AMONG THE POPLARS

My name is Nanette and this is my story.

When I was eight years old, my parents bought a small house on a tiny crescent-shaped street called Magnolia Terrace, one of the many cul-de-sacs in the area. At the end of the street was a turnabout and beyond the turnabout was a footpath that led into a wooded area dense with poplar trees.

Magnolia Terrace was the tiniest street around with only 8 houses; they were all very similar, modest and affordable. Each house was painted a subtle shade and the street was lined with magnolia trees; from March through April, the graceful trees bloomed in an array of pastel colors, from luscious whites to pale yellows to deep pink and purple hues.

The residents of Magnolia Terrace were hard-working people with a great love of family, God and country. We were far from rich but we were content.

There were children in every house and our street rang with the sounds of fun and laughter. When the streetlights came on, we knew it was time to run home for dinner; there would always be tomorrow for more childhood games. For me and my friends, Magnolia Terrace was the happiest place on earth.

Our fathers all worked for the same factory about fifteen miles from home and they would take turns driving every day – two cars, four men per car. They’d leave for work at 7:00 AM and be home by 5:00 PM in time for dinner. Two or three nights each week our dads would go bowling, get together at one of the houses to play cards and attend a meeting at the “lodge”. We kids thought our dads were really spies for the FBI and the factory was just a cover because they all used a secret handshake and wore the same ring like Dick Tracy.

Sometimes when our fathers went out, our mothers would get together for sewing bees or book clubs. About once each month all our parents would get dressed up and go to the lodge for a fancy dinner and an important meeting. As usual, they never told us anything about their time at the lodge. It was grown ups only.

There was one very important rule our parents made sure we clearly understood: under no circumstances were we allowed to go beyond the turnabout and into the poplar woods. When we asked why, our parents told us the woods were private property and we would be trespassing; there would be a hefty fine to pay. This sounded very official to us and we were raised to obey the law so we never entered the woods.

Time passed very quickly for us; I was now 18 years old and a senior in high school. I had a boyfriend named Ryan; his house was diagonally across from mine and was the closest to the woods. Our parents knew we liked each other but we were never allowed to be alone. The only time we were even allowed to hold hands was at the weekend barbecues where there were lots of people around.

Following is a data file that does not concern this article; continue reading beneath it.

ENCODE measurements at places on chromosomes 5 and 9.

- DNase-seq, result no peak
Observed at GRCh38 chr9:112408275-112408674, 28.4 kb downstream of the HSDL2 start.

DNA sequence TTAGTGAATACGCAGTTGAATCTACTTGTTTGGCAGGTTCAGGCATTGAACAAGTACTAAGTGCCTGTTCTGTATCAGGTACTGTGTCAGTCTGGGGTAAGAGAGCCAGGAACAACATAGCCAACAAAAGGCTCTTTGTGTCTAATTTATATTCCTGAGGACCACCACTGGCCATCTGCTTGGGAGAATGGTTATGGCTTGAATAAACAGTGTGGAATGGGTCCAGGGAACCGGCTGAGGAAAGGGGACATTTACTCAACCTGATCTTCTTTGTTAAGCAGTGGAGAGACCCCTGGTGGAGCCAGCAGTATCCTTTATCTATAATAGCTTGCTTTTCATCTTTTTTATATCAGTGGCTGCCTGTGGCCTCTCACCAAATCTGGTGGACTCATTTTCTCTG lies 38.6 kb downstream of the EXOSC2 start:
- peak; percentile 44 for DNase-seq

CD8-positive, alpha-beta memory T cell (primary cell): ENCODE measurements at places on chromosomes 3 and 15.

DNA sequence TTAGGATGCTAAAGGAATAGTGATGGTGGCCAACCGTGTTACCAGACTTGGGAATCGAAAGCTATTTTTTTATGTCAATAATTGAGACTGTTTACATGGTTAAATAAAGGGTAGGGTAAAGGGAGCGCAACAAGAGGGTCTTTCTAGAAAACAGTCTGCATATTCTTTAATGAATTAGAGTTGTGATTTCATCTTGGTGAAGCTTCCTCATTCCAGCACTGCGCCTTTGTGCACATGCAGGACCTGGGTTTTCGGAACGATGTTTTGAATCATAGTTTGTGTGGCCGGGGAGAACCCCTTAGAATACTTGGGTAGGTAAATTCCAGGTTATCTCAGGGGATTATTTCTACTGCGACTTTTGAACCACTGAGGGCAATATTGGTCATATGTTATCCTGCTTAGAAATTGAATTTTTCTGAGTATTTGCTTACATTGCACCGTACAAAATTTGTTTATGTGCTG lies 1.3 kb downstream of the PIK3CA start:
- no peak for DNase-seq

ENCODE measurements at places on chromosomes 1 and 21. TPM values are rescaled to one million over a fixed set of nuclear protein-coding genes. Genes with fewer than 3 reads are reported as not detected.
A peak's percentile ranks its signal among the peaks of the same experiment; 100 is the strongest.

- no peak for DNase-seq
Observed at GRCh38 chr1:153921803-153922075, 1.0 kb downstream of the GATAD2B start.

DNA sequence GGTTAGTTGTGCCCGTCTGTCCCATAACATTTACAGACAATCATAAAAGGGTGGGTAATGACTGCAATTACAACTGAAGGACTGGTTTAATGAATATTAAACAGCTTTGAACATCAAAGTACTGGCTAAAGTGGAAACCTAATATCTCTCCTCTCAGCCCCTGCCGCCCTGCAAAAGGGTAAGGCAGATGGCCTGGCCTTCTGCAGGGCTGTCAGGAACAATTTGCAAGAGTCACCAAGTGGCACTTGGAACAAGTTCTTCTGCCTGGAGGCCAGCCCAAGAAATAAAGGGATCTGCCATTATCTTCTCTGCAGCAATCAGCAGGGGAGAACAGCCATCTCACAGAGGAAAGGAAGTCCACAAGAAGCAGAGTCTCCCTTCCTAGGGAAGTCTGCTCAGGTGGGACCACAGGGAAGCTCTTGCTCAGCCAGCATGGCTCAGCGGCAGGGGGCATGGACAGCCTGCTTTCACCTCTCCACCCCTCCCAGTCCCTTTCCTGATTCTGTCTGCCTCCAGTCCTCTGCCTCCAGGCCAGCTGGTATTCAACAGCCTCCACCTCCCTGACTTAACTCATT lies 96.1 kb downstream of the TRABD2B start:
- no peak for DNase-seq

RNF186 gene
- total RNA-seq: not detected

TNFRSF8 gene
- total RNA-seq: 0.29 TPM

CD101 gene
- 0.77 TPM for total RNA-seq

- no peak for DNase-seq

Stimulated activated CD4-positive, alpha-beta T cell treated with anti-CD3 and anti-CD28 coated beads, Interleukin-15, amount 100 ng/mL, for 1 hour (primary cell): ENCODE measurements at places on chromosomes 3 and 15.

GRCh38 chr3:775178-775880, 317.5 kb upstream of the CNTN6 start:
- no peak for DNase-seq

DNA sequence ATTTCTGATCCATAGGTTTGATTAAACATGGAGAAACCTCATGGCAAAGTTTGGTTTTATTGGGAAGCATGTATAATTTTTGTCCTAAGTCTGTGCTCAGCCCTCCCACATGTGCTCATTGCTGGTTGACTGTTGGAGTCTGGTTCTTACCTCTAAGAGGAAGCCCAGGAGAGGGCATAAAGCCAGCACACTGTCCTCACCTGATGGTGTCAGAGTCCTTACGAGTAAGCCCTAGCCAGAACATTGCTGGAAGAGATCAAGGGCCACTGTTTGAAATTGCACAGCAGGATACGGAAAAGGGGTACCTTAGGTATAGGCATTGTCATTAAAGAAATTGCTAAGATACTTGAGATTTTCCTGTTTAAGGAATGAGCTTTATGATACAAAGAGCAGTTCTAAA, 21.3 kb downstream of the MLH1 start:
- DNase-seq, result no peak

When our fathers went out at night and all was quiet, Ryan and I would sneak down to the footpath near the woods. We never did anything bad – just talked and made out – but it was our special time together. One night we were making out when Ryan suddenly stopped and motioned for me to be quiet. He tapped his ear and pointed into the woods; we sat very close together as silent as could be and that’s when we heard it – distant sounds we could only describe as guttural chanting.

Ryan took my hand and as quietly as possible we left the area and ran back to our houses. My mother was engrossed in her sewing, the TV on in the background, and she never heard me come in and head up to my room. Whatever Ryan and I heard in the woods frightened us both but I knew we had to find out more.

As I was drifting off to sleep, I had a weird thought: my mother was always busy at her sewing machine but I never saw any of her creations. What was she making? The next day she had a large box delivered; it had obviously been damaged during shipment and was taped up but some of the contents were visible. All I saw was what looked like white cloth and I didn’t think it was a big deal but my mother became irate and screamed at me to go back into the house. She could be very strange at times and I never knew when she would fly off the handle.

Ryan and I decided the best night to go back to the woods would be bowling night; that was Monday, four days away. We were determined to go deeper into the woods; we wanted to see and hear more but knew we had to stay out of sight. Neither one of us had any idea what to expect; it could have been a group of hippies camping in the woods. Whatever is was we hoped our questions would be answered on Monday.

The weekend dragged on. If my mother was still upset about her delivery, she didn’t say anything. On Sunday we had our usual barbecue and just as everyone was beginning to head home, my father started handing out brown packages tied with red string to all the men. My mother always used red string to secure her packages so whatever was wrapped in that brown paper had been made by my mother. I wondered how many times the same packages were handed out over the years and I never noticed. None of the men opened the packages but they seemed very happy to have gotten them.